The first step to preparing for higher interest rates
Even though the Bank of England has reduced interest rates to a historic low, many looking for a buy-to-let investment property are worried about how their investment will be affected by a mortgage rate increase.
In this post, I’ll look at the possibility of mortgage rates going up. You’ll also learn how interest rates affect property prices, your costs, and the taxes that you pay as a buy-to-let landlord.
Why do interest rates rise?
For the most part, interest rates are used by central banks (such as the Bank of England in the UK and the Federal Reserve in the United States) to control inflation. If inflation rises, the central bank will increase its base rate. This forces high street banks to raise the interest rates they charge their customers for credit and loans. By making borrowing more expensive, the Bank of England hopes to reduce demand – and lower demand means inflation falls.
Are mortgage interest rates about to rise in the UK?
A few months ago the answer to this question would have been, “yes, probably”. The economy was picking up nicely, jobs were being created, and prices were rising. But a lot can happen in a few months. Interest rates look like they could even fall again. Inflation has fallen, primarily because:
- supermarket competition (thanks to Aldi and Lidl) has reduced food prices, and
- a collapse in the oil price has reduced fuel and energy prices.
On top of this, the fears that Brexit will damage the economy has led the Bank of England to reduce the base rate to just 0.25%. When the cut was made, investment news sources noted the Governor of the Bank of England, Mark Carney, said that rates could be cut again. He’s also urging banks to pass on the benefits by reducing mortgage rates by the amount of any cut in base rates.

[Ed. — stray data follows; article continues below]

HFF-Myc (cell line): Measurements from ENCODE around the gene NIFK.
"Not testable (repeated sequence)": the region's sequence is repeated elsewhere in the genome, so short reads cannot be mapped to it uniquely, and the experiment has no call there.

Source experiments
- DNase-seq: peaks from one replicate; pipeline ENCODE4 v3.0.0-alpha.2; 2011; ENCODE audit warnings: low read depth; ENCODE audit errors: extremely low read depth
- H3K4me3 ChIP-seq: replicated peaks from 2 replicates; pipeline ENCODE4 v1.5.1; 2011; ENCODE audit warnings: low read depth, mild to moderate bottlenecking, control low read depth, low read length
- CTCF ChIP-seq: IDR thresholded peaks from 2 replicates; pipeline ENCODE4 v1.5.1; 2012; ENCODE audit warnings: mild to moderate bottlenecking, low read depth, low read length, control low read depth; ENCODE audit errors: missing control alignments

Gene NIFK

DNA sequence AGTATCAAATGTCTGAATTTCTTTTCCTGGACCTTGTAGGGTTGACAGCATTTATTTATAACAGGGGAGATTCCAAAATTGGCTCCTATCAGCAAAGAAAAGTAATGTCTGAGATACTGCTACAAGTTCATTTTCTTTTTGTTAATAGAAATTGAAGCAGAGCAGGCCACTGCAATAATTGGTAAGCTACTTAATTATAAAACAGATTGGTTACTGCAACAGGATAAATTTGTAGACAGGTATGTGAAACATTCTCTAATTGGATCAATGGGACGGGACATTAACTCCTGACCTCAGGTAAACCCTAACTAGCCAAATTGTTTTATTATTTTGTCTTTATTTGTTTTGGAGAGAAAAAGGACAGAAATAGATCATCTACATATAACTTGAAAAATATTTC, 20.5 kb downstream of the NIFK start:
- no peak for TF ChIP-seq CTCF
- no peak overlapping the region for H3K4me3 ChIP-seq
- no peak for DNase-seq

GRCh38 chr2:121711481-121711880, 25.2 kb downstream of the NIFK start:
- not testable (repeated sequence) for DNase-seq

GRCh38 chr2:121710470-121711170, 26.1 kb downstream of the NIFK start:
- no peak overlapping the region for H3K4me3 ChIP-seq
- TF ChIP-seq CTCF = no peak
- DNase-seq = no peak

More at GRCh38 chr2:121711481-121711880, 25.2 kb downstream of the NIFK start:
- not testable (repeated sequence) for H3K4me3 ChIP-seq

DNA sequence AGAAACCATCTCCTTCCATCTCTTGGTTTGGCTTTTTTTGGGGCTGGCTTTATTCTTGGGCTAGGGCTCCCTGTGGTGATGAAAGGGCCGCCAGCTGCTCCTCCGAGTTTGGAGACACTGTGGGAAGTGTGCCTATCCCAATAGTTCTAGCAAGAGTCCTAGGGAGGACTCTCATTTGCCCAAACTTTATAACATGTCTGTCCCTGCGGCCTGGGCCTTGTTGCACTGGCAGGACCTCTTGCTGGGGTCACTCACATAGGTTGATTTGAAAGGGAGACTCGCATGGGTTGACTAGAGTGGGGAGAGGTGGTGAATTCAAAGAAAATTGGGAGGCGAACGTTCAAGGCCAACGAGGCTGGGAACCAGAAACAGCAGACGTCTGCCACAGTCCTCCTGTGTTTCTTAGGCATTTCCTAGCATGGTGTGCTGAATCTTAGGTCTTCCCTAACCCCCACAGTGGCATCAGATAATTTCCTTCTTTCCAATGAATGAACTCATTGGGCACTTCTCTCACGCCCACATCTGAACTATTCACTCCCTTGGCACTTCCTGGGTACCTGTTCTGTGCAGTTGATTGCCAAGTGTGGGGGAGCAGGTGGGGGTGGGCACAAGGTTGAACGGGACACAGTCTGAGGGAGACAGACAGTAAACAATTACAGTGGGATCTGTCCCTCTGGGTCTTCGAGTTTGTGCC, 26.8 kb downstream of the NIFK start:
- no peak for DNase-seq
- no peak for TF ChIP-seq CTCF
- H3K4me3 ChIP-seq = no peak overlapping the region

So it looks unlikely that mortgage rates will rise in the UK any time soon. However, as I just explained things can change quickly. It’s always best to be prepared for a rise in mortgage rates – expect the worst and hope for the best.
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What happens to house prices if the mortgage rate increases?
Your first concern might be how the value of your buy-to-let property investment will be affected if mortgage rates rise.
There are many factors that affect property prices. These include location, local infrastructure, public transport options, regeneration projects, and so on. The mortgage rate is just one factor. All of these factors summed up influence demand. When demand falls, it follows that property prices are likely to go the same way.
As a higher mortgage interest rate increases the cost of buying a house, people are less able to afford higher priced homes. Often, when mortgage rates rise, the first affect you’ll notice on home prices is a slowdown in the rate of price growth at the higher end.
How does a mortgage rate rise affect the buy-to-let investor?
Assuming you have invested with the benefit of a mortgage, your interest payments will probably rise (unless you have a fixed rate mortgage). This will reduce your net rental income. However, you can also claim tax relief on the interest you pay on your buy-to-let mortgage – so the reduction in net income will be offset at least partly by a lower tax.
If your mortgage interest payments rise too high, then you could find your cash flow turns negative. If you’ve allowed for this in your cash flow projections, then you’ll have put in place a buffer that will see you through a period of higher interest rates until you can raise the rent you charge.
We always recommend taking a conservative and cautious view and factoring in an increase in your mortgage payments. You can watch our investment guide video about working out cash flow here.
Property value and Investment Value
Investors tend to value properties differently to home buyers. A home buyer falls in love with a house. Your investment property is a box that generates money. If the net income it generates falls because the mortgage interest rate has increased, then the property is worth less to other investors.
What will be the impact of rising interest rates have on your investment opportunities?
If you’ve invested for the long term, you’ll understand that interest rates go up and down. When they rise, your cash flow is likely to fall, unless you can raise the rent you are charging. The value of your property may also fall as part of the property market cycle.
The good news is that you’ll be prepared for this. As a savvy investor, you’ll understand that this is all part of the natural ebb and flow of the property market. My next investment guide – six buy-to-let investment strategies to negate a mortgage rate increase will make sure your buy-to-let property portfolio comes out the other end even stronger.
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